That’s what I’d like to know! You’ll have to ask Eddie, though, and he’s not talking – only barking at the recycling bin sculpture my neighbor created on the curb this morning. Trash day is the highpoint of every Cantabrigian canine’s week, but usually it’s the trashy fragrance that attracts them, turning a short walk around the block into a marathon of tugging and sniffing. In this instance, the unusual sight of two recycling bins stacked atop a large wheeled barrel aroused Eddie’s deep suspicion, triggering a bout of alarmed barking. Try as I might, I couldn’t cajole him into coming close enough to sniff down this grave threat to homeland security. Go figure.
I always thought dogs weren’t particularly observant animals, what with their acutely sensitive noses and ears and all, but Eddie also appears to be highly attuned to changes in his visual environment. For example, he doesn’t like it when my husband and I change how we park our cars in our driveway. Normally mine is closer to the front porch, but one time we switched spots, and Eddie noticed immediately and gave both cars a width berth, growling under his breath in passing.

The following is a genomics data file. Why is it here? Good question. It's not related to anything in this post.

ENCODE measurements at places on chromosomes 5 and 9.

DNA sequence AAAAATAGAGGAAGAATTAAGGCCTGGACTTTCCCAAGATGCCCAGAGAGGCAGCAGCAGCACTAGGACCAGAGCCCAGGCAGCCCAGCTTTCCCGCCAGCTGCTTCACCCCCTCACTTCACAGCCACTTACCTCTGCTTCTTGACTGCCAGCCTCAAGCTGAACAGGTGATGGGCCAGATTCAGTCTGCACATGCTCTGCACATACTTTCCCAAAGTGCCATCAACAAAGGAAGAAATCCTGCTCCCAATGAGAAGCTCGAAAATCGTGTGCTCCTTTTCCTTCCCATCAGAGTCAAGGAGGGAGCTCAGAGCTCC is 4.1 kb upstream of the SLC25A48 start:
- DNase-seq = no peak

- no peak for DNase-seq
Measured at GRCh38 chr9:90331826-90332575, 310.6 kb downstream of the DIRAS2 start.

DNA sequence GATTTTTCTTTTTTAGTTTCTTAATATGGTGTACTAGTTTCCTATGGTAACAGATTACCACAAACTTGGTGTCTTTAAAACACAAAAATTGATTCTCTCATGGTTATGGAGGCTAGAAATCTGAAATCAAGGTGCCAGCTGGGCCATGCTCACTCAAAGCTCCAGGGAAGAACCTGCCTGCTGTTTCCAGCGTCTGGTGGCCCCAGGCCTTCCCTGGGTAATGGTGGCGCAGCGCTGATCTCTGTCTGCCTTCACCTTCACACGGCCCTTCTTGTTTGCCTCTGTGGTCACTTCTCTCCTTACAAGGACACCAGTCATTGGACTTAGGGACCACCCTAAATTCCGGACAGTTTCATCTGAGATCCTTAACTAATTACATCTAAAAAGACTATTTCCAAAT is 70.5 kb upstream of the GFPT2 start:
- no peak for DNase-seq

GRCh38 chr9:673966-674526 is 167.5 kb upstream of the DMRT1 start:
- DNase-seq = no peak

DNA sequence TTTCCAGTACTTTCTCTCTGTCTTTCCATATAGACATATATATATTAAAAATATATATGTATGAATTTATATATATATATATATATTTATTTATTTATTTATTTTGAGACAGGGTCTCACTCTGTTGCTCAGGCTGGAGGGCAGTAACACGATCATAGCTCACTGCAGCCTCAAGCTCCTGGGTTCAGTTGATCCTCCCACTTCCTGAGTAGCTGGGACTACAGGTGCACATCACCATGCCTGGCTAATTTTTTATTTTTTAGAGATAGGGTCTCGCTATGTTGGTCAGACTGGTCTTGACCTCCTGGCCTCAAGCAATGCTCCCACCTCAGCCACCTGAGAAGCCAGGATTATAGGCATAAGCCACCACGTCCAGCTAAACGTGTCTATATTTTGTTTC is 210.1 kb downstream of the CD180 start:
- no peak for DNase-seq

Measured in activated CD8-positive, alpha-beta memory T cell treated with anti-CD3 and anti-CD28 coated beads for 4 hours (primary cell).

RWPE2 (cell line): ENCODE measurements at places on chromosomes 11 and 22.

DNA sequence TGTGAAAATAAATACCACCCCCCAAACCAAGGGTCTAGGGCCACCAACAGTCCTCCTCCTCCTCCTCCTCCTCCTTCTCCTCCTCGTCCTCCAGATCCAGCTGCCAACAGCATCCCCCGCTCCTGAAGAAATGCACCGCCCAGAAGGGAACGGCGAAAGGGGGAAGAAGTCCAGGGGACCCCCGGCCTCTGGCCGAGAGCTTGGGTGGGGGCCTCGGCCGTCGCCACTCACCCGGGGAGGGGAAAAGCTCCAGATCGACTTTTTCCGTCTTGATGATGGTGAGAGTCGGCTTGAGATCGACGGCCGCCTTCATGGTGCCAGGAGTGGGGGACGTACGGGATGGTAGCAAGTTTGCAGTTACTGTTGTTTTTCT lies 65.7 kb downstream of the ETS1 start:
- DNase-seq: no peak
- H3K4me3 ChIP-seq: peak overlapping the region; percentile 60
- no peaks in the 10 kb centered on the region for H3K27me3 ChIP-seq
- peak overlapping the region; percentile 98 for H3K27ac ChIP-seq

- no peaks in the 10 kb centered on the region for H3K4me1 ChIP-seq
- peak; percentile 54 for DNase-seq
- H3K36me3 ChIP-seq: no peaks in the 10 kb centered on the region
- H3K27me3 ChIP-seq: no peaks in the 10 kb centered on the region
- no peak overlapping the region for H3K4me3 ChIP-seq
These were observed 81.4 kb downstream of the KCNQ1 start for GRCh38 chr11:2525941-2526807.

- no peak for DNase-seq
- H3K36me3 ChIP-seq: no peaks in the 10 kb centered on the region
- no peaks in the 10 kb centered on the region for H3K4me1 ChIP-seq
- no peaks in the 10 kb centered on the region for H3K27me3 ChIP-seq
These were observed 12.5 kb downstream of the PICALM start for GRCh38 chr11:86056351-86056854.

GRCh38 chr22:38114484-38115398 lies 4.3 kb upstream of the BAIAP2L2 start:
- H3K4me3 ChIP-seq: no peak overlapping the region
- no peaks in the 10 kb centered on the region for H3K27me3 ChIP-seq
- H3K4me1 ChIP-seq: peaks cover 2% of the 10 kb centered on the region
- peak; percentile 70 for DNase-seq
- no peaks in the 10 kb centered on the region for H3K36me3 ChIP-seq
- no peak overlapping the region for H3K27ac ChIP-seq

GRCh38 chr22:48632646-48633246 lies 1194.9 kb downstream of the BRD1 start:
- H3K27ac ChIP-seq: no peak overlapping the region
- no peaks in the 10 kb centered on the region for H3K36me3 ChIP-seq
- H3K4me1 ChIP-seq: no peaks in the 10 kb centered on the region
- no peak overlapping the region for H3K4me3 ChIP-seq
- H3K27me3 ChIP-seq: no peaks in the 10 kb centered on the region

In puppy kindergarten last summer, the trainers devoted one session to desensitizing the dogs to unfamiliar sights by parading around the classroom in outrageous hats and flowing capes while opening and closing umbrellas. We were instructed to give our puppies praise and treats when they stopped reacting to the unfamiliar visual cues. I guess Eddie flunked that lesson. Be forewarned: do not dress in period costume when you visit our house.
Reader poll: what sorts of unusual visual stimuli trigger a flight or fight response in your dog?